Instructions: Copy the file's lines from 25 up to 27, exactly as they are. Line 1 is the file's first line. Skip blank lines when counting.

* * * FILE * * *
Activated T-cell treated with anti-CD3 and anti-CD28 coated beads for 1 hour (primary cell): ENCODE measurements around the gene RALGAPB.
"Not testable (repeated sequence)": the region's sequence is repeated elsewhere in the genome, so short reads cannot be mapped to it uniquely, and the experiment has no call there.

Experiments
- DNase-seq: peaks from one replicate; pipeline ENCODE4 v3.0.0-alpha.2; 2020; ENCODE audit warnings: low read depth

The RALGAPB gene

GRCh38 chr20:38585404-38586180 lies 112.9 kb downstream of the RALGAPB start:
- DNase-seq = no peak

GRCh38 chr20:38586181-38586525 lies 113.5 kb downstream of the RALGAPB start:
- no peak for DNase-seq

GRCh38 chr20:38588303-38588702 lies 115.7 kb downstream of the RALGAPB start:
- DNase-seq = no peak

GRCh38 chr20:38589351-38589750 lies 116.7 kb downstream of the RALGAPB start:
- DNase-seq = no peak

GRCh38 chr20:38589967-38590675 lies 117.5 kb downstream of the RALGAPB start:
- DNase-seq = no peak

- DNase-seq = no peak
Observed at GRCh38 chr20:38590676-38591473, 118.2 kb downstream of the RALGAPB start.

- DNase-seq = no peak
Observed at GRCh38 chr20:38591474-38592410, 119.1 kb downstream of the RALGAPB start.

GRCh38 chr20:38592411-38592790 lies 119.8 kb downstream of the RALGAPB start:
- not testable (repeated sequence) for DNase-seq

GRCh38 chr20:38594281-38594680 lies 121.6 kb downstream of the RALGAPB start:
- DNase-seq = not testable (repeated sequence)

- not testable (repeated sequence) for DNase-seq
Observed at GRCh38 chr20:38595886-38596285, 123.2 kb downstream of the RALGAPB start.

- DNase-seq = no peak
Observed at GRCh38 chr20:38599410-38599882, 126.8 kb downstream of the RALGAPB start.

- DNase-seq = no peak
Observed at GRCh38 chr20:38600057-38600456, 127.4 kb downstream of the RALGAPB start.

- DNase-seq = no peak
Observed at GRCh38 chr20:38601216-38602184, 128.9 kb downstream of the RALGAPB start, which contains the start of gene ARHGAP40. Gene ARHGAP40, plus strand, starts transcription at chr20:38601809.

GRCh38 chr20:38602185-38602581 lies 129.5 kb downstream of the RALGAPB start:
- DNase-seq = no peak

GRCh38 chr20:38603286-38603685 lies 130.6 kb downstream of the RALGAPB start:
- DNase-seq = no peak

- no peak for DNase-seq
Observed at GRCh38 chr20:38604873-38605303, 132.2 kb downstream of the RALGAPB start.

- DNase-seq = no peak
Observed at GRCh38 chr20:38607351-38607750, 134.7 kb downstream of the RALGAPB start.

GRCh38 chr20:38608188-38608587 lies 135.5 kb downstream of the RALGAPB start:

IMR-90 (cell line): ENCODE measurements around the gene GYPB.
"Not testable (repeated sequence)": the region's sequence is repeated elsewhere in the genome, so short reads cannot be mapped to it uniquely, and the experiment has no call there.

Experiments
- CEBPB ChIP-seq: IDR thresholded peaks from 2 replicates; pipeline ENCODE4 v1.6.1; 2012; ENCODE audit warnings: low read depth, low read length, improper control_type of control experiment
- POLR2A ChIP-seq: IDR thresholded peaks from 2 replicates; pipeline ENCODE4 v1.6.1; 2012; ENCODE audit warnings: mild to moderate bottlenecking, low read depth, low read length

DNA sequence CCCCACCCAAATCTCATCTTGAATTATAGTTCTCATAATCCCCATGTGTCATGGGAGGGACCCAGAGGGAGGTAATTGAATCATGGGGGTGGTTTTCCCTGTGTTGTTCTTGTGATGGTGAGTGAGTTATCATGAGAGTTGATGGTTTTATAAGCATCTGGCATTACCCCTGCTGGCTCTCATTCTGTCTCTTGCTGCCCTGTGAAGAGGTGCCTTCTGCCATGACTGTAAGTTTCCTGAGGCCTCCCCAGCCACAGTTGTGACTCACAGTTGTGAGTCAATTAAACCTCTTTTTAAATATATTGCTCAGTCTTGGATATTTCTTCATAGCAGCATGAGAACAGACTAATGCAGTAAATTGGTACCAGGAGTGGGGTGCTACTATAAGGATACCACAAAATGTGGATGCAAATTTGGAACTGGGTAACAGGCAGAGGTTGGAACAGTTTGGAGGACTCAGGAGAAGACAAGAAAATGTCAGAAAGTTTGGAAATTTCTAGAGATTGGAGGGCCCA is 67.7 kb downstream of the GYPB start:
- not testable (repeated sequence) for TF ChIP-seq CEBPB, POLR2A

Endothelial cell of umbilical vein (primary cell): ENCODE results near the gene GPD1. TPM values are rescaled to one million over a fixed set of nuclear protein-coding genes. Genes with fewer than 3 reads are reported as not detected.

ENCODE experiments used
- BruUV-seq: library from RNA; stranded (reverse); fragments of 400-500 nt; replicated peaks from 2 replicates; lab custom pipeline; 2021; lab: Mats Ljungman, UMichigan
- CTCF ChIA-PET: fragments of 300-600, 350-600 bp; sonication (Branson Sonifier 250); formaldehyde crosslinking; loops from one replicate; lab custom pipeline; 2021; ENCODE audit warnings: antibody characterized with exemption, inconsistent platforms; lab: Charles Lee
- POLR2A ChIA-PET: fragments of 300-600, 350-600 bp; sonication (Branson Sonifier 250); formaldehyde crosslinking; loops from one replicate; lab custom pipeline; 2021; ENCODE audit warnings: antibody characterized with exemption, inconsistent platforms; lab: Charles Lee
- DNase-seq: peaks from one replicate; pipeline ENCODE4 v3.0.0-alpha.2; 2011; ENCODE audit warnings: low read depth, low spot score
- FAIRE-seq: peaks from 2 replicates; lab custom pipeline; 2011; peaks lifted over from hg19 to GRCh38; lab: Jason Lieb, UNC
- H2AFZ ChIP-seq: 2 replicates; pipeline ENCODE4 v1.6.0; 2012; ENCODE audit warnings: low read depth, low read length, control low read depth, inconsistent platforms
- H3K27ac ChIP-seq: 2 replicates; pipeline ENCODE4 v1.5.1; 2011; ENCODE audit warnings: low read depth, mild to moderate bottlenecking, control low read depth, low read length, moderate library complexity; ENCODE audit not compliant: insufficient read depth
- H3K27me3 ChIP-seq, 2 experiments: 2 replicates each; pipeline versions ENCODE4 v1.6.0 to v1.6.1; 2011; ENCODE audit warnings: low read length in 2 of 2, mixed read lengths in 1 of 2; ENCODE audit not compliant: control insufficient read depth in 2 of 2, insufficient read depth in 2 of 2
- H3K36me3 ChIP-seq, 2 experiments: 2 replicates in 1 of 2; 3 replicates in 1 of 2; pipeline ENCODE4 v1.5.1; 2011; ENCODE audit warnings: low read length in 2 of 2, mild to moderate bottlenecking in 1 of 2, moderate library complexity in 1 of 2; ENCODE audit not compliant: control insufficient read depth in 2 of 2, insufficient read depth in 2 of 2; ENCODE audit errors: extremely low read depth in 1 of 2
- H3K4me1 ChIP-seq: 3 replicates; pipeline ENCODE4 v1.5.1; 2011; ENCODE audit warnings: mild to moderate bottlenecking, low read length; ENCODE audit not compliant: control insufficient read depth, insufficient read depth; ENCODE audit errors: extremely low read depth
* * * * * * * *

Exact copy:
Observed at GRCh38 chr20:38595886-38596285, 123.2 kb downstream of the RALGAPB start.

- DNase-seq = no peak
Observed at GRCh38 chr20:38599410-38599882, 126.8 kb downstream of the RALGAPB start.